5 Ways to Find Connections for Informational Interviews

Think of creating your informational interview list like building your own team. Who do you want to reach out to senior year when you're prepping for your dream interview? Who can help connect you to the right people? Who is going to believe in you?
Of course, you want to make sure this group is diverse. Sure, it’s great to have the CEO of a company on your side, but don’t paint yourself into a corner. Reach out to people at different levels, from first-year associates to mid-level managers to senior executives. That way you'll get a broader understanding of the industry and how a career might evolve.
So how do you start building contacts for your informational interview list? We say go for broke and don't be afraid of rejection, but here are our top five ways to make connections:

  1. Ask your parents. Your parents know you better than almost anyone. Plus, they've been around the block enough to have met many people in various industries. And, of course, they'll probably talk you up, which will make it more likely for the person to agree to it and to lend a further hand down the road.

  2. Ask your advisor, other professors, and the college career center. These people are here for a reason: to help you. So take advantage of the resources you have. And if a professor is willing to connect you to someone for an informational interview, that will reflect well on you.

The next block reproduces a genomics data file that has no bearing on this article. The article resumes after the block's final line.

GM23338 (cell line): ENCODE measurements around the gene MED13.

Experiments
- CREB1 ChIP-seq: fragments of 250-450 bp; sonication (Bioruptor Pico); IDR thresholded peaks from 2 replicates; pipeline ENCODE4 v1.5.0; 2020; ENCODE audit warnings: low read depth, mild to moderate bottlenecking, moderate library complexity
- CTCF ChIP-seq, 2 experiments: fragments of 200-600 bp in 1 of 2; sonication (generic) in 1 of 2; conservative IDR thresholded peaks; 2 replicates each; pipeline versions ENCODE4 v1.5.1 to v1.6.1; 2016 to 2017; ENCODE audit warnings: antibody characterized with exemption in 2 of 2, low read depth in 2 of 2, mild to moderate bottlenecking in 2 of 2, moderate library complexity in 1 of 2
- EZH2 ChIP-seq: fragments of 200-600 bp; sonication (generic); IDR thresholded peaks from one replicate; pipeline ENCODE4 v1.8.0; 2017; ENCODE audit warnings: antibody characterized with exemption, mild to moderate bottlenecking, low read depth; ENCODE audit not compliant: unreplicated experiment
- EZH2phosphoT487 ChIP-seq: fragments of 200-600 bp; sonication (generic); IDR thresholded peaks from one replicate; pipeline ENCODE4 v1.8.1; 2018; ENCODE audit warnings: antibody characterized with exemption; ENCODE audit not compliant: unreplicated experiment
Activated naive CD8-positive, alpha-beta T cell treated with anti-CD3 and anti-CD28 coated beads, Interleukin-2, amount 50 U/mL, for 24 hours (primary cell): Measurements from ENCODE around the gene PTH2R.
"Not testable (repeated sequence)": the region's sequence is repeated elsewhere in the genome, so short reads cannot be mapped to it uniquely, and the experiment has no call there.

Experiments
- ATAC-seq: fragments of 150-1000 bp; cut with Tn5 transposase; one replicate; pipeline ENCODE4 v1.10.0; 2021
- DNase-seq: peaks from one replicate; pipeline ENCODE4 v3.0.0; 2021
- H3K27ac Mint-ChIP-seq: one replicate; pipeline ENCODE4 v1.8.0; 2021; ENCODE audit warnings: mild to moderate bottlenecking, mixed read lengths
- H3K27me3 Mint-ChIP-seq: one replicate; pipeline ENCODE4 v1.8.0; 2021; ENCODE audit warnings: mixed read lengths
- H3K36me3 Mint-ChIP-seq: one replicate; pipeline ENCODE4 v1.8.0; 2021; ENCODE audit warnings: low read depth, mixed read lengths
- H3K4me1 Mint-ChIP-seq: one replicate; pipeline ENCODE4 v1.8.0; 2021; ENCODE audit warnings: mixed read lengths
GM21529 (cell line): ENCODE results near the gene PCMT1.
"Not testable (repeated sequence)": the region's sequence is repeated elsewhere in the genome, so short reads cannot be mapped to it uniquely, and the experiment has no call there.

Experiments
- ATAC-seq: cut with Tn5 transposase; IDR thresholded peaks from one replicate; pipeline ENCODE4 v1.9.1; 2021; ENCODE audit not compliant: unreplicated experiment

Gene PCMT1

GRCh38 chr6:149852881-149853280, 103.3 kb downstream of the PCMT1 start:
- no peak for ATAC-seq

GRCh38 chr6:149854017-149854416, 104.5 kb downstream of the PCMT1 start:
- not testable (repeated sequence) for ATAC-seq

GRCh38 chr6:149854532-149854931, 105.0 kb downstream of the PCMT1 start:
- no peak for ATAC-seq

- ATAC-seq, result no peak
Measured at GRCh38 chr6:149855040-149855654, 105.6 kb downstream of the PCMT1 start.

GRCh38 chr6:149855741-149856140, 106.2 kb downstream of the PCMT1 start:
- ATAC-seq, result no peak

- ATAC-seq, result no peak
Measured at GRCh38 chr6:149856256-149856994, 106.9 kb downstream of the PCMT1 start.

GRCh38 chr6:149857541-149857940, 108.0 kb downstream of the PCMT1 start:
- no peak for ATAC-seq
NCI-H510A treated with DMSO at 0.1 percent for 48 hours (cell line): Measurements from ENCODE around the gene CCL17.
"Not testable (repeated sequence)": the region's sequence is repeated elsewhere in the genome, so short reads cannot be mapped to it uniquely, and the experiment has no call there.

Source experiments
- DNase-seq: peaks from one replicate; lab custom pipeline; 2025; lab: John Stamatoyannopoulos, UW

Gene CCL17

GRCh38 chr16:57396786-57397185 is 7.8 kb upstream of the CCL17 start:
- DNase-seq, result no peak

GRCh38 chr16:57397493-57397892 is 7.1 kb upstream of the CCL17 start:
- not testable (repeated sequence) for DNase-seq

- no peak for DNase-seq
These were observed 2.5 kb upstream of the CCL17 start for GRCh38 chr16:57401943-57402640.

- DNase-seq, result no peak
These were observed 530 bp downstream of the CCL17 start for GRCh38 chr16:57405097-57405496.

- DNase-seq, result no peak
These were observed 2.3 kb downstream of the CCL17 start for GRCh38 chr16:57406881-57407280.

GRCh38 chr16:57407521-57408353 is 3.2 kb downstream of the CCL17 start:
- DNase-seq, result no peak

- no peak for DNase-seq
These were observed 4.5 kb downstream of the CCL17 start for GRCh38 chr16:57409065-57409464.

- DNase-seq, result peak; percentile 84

3. Network within your school's community. We're talking about school alumni, co-curricular groups, Greek organizations—whatever smaller community you're a part of. These types of communities share a bond that makes people in them likely to help each other out.

  4. Use LinkedIn. If no one you know has connections that might be helpful for your informational interviews, you'll need to do the legwork yourself. Search major industry associations and companies through LinkedIn to find profiles of people with careers you're interested in. Then reach out through InMail (or via email, if they provide it).

  5. Use social media. It might seem less professional, but as more people are presenting their professional identities on Twitter, Facebook, and Instagram, identifying people through these channels can work wonders. Plus, it gives you a lot of talking points once you do meet because you'll be able to discuss their work as you've seen it on social media.

In the end, people love to feel helpful. If they can make a connection for you that will help you further your career, they'll do it in the blink of an eye. So use the networks you have and it's sure to result in valuable informational interviews.

Bob Carlton